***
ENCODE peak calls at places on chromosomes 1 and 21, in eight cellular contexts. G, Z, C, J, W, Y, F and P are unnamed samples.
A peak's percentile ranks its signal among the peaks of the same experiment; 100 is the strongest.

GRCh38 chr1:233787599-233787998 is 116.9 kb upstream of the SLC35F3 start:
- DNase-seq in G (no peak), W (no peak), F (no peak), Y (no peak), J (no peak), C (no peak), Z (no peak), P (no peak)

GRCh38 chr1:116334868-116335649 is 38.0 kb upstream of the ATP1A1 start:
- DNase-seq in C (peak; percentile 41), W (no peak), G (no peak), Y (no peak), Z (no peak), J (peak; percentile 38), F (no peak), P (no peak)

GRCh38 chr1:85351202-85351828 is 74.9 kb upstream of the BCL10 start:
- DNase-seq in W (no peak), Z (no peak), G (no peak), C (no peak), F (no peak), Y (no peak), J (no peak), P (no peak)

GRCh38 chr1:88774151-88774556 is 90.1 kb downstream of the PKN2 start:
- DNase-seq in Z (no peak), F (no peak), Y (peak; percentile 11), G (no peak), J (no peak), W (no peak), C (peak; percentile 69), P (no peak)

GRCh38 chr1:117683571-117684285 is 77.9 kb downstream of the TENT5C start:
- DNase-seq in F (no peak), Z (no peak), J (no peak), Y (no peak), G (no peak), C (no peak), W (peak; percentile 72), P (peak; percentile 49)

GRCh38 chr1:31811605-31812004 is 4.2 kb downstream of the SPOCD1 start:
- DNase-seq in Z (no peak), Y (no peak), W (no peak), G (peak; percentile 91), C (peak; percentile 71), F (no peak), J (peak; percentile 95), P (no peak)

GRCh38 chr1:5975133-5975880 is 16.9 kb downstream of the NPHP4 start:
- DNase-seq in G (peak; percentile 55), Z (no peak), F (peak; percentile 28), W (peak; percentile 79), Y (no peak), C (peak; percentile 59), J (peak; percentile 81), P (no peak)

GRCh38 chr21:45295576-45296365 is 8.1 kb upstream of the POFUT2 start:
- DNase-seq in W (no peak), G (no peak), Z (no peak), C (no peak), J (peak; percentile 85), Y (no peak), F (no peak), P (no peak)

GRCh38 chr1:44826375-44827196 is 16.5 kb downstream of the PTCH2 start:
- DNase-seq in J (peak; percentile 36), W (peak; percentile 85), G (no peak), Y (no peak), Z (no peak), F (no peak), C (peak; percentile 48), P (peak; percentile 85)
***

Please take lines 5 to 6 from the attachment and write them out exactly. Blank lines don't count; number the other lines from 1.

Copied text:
GRCh38 chr1:116334868-116335649 is 38.0 kb upstream of the ATP1A1 start:
- DNase-seq in C (peak; percentile 41), W (no peak), G (no peak), Y (no peak), Z (no peak), J (peak; percentile 38), F (no peak), P (no peak)